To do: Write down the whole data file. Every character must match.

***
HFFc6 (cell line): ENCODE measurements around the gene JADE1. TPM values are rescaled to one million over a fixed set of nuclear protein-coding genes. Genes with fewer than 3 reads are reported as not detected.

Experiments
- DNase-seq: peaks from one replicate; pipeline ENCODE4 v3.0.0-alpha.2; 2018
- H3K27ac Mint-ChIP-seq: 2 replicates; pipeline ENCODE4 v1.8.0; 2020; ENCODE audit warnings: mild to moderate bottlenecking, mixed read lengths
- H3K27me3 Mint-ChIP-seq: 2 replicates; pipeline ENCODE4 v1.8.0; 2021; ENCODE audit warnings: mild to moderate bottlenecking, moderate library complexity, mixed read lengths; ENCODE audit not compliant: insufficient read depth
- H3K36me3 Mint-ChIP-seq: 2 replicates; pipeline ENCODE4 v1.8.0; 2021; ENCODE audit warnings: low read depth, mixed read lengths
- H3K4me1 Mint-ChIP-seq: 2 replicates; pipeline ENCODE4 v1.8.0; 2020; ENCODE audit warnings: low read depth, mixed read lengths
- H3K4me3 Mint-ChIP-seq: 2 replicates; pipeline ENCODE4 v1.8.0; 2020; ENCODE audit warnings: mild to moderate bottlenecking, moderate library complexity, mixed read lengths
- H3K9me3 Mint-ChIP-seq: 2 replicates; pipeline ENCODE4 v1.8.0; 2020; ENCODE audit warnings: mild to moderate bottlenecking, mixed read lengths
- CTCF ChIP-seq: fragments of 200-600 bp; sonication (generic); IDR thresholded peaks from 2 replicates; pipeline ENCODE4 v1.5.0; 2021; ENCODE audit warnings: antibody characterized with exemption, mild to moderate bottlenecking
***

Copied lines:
HFFc6 (cell line): ENCODE measurements around the gene JADE1. TPM values are rescaled to one million over a fixed set of nuclear protein-coding genes. Genes with fewer than 3 reads are reported as not detected.

Experiments
- DNase-seq: peaks from one replicate; pipeline ENCODE4 v3.0.0-alpha.2; 2018
- H3K27ac Mint-ChIP-seq: 2 replicates; pipeline ENCODE4 v1.8.0; 2020; ENCODE audit warnings: mild to moderate bottlenecking, mixed read lengths
- H3K27me3 Mint-ChIP-seq: 2 replicates; pipeline ENCODE4 v1.8.0; 2021; ENCODE audit warnings: mild to moderate bottlenecking, moderate library complexity, mixed read lengths; ENCODE audit not compliant: insufficient read depth
- H3K36me3 Mint-ChIP-seq: 2 replicates; pipeline ENCODE4 v1.8.0; 2021; ENCODE audit warnings: low read depth, mixed read lengths
- H3K4me1 Mint-ChIP-seq: 2 replicates; pipeline ENCODE4 v1.8.0; 2020; ENCODE audit warnings: low read depth, mixed read lengths
- H3K4me3 Mint-ChIP-seq: 2 replicates; pipeline ENCODE4 v1.8.0; 2020; ENCODE audit warnings: mild to moderate bottlenecking, moderate library complexity, mixed read lengths
- H3K9me3 Mint-ChIP-seq: 2 replicates; pipeline ENCODE4 v1.8.0; 2020; ENCODE audit warnings: mild to moderate bottlenecking, mixed read lengths
- CTCF ChIP-seq: fragments of 200-600 bp; sonication (generic); IDR thresholded peaks from 2 replicates; pipeline ENCODE4 v1.5.0; 2021; ENCODE audit warnings: antibody characterized with exemption, mild to moderate bottlenecking